2006: Failure: 3 guys who have MLB appearances but near zero impact for this team.  Peacock enabled the Nats to get Gio Gonzalez but I think we see now that Peacock wasn’t the driving prospect in that deal (now that Derek Norris has made an all-star team).

For as much as went right for the team in the 2005 draft, it went wrong in 2006.  Was the lack of signing their 7th, 9th and 10th round picks evident of “fiscal restraint” demanded by the other 29 owners?  Clearly to me, the focus on HS drafted personnel in this draft has Bowden’s hands all over it, and almost none of them panned out in the slightest.


2007: Owner: Ted Lerner group.  President: Stan Kasten.  GM: Bowden.  Scouting Director: Brown.  Assistant GM/VP, Baseball Operations: Mike Rizzo.  Drafting 6th overall.  Total Bonus $ spent: $7,619,300

  • a. No: The team went one-for-three on its first rounders: Michael Burgess got to AA in his fourth pro season but never further, was flipped for Tom Gorzelanny.  Josh Smoker‘s failure has been well documented here.  But Ross Detwiler, for all the complaining about his usage and role in this space, did make the majors and looked like a good 4th starter (in 2012).  I still believe he could start in this league and is better than a long-man.   However, the condition is that a first round pick turns into a successful regular, and this crop failed in all regards.
  • b. Yes.  2nd rounder Jordan Zimmermann is now a 2-time all-star and is probably the best 2nd round pick the organization has ever had.  His successes make up for their other 2nd rounder Jake Smolinksi who has made his MLB debut but not until he became a 6-yr MLFA.
  • c. Yes.  4th rounder Derek Norris made the 2014 all-star team for Oakland.  3rd rounder Stephen Souza has debuted in the majors and looks quite promising (albeit blocked) for our AAA team.  5th rounder Brad Meyers toiled for us in AAA for years before being released this spring after a long injury recovery.
  • d. Yes: 10th round pick Patrick McCoy made it to AAA for us, signed with Detroit as a MLFA and debuted this year.  We should note for the record though that 6th rounder Jack McGeary was paid as if he was a low-1st rounder and failed pretty spectacularly here.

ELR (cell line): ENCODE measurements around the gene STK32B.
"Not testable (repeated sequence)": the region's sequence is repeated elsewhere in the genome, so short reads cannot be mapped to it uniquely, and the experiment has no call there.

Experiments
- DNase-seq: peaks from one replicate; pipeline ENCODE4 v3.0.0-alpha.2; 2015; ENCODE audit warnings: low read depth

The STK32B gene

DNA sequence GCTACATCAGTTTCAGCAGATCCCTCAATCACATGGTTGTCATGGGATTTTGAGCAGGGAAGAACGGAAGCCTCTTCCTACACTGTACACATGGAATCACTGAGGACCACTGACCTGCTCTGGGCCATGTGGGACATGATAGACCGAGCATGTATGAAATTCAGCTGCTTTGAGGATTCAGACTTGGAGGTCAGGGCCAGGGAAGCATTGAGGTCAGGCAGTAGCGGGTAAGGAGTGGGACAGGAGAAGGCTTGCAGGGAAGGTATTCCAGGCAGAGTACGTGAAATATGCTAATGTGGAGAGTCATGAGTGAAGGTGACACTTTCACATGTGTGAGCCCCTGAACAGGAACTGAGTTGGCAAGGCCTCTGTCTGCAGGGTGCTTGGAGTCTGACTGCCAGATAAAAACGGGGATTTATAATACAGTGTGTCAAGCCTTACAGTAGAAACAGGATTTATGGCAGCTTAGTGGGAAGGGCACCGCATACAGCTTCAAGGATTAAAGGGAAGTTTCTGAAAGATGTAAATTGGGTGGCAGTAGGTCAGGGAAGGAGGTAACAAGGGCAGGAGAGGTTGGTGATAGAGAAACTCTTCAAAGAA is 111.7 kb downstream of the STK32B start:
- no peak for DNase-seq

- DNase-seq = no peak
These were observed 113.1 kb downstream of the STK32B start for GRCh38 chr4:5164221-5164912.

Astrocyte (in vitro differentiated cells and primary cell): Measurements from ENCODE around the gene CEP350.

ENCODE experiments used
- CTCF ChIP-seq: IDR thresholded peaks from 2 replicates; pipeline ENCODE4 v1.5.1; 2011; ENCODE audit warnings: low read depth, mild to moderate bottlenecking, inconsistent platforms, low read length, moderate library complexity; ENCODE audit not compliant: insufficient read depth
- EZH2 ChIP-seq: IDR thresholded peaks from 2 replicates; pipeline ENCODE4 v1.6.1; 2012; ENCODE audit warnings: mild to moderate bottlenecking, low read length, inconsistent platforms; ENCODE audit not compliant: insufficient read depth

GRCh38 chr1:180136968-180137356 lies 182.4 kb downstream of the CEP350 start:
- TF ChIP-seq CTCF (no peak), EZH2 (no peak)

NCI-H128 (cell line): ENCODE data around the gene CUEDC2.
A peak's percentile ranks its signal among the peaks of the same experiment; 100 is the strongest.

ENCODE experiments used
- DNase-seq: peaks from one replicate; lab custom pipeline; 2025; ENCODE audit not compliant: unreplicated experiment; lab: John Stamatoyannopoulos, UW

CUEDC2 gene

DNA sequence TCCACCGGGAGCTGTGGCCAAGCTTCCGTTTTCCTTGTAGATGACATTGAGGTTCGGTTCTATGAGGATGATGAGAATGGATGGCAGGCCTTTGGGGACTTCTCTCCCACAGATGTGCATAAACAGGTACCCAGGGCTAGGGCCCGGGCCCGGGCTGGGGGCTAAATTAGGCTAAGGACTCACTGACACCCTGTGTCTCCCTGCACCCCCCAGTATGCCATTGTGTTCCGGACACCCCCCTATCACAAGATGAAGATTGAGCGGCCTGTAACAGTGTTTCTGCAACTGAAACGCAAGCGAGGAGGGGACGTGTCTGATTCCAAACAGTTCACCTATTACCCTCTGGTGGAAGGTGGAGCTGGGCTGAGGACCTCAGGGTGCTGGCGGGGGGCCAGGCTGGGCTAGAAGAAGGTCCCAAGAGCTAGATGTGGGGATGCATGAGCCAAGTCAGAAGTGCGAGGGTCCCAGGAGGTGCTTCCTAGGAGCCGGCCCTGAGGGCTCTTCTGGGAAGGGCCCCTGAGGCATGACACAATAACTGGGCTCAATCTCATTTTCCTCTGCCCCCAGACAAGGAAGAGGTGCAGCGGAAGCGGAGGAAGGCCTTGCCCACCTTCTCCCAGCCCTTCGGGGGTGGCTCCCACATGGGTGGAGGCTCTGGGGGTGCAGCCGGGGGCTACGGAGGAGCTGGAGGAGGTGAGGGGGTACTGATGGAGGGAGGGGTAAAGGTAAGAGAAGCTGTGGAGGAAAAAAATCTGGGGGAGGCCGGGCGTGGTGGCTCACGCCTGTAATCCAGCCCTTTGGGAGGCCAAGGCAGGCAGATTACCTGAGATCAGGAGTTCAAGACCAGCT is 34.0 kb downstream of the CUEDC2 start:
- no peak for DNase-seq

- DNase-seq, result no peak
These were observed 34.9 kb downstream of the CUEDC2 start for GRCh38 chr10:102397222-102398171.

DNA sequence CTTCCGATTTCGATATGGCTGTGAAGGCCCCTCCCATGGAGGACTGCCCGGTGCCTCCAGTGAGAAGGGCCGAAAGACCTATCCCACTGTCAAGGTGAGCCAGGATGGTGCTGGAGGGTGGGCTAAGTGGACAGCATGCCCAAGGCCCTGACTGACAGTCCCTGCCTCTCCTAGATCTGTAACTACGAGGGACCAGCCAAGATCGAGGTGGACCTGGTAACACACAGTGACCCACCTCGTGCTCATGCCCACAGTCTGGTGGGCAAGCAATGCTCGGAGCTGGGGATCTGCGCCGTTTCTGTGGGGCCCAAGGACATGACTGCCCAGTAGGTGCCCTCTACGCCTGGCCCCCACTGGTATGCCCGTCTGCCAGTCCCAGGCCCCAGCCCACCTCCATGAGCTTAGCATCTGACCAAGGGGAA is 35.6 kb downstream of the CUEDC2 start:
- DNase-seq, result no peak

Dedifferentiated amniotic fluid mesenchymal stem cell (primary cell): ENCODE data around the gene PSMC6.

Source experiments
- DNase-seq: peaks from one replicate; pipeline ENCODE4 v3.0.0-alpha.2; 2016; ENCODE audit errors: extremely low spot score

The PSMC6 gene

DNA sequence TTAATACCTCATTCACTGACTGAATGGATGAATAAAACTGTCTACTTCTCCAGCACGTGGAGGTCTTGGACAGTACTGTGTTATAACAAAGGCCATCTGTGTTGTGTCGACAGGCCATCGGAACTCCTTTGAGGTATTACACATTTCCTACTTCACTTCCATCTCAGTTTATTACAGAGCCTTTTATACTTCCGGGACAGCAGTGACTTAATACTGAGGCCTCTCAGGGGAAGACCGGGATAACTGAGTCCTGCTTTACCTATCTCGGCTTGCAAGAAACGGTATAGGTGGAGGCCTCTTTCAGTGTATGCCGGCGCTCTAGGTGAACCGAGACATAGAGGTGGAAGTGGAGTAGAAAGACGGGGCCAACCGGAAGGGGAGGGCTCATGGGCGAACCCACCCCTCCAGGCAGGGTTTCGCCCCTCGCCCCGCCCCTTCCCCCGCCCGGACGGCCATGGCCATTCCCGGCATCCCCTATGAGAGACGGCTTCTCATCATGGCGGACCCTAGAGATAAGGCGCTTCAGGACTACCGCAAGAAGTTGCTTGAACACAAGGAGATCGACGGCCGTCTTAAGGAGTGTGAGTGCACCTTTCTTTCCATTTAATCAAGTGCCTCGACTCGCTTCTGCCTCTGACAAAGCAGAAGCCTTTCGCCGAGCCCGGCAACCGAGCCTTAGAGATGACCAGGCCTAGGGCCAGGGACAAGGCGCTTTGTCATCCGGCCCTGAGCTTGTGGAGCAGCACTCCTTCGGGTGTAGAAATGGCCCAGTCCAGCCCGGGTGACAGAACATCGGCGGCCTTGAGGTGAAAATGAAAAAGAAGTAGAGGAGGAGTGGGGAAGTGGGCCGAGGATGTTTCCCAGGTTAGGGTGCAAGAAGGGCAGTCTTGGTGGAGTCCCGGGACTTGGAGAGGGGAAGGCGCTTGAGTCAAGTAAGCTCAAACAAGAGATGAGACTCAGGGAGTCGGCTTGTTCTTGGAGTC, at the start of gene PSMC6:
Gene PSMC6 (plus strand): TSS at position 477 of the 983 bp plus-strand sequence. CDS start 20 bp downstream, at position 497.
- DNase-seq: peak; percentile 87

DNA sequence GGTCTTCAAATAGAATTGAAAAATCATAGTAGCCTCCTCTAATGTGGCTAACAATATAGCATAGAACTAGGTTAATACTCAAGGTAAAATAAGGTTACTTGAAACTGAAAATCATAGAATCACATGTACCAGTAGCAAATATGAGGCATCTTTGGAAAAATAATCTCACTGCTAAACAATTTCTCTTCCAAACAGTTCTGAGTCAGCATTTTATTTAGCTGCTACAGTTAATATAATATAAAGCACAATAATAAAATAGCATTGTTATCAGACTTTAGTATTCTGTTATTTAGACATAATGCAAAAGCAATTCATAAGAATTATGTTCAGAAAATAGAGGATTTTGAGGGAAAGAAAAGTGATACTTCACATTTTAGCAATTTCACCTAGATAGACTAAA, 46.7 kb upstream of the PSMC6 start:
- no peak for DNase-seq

• e. Yes: 20th rounder Jeff Mandel was a long-serving org arm at AA and AAA.   11th rounder Bill Rhinehart was looking like a find, appearning on Nats system prospect lists for a while and getting to AAA before getting flipped for Jonny Gomes.
  • f. Yes: 28th rounder Boomer Whiting made it to Syracuse before getting released in 2011.   48th rounder (!) Kyle Gunderson was flipped for Logan Kensing in 2009 and made it to Miami/Florida’s AAA squad before getting released.  

2007: Success: despite the 1st round failures and the McGeary disaster, the breadth of success in the other categories and the production of the remaining guys weighs out.

2008: Owner: Lerner.  President: Kasten.  GM: Bowden.  Scouting Director: Brown.  Assistant GM/VP, Baseball Operations: Rizzo.  Drafting 9th overall.  Total Bonus $ spent: $4,766,500

  • a. No: as is well documented, the Nats failed to sign 1st round pick Aaron Crow.
  • b. No/Inc: 2nd round pick Destin Hood has already passed through Rule-5 waivers once, but has found himself in 2014 and is hitting great for Syracuse (2014’s AAA line: .308/.353/.502).  It does make one wonder if he’s worth adding to the 40-man once the season is over to keep him; he’s finishing his 7th pro year and is in line for minor league free agency.
  • c. Yes: 3rd rounder Danny Espinosa has his critics, but he’s at least a MLB backup or possibly more.  5th rounder Adrian Nieto has stuck with the White Sox after getting plucked in the Rule-5 draft last year and hasn’t been half bad.
  • d. Yes: 10th rounder Tommy Milone has shown his capabilities as a MLB starter.  d. 6th-10th: hope for at least one player to reach the MLB level.  6th rounder Paul Demny remains in the system (on the D/L in Harrisburg) but doesn’t seem like he’ll go much higher at this point.
  • e. Yes: 16th rounder Tyler Moore has put in meaningful at-bats for the Nats for a few years now.  And 19th rounder Steve Lombardozzi looks to be a solid utility/backup infielder in this league for years.  Lastly I wonder if the team gave up on 15th rounder J.P. Ramirez too soon; he was paid like a 2nd round pick but was released prior to his MLFA period.  He may have only made it to high-A, but his last season was somewhat decent.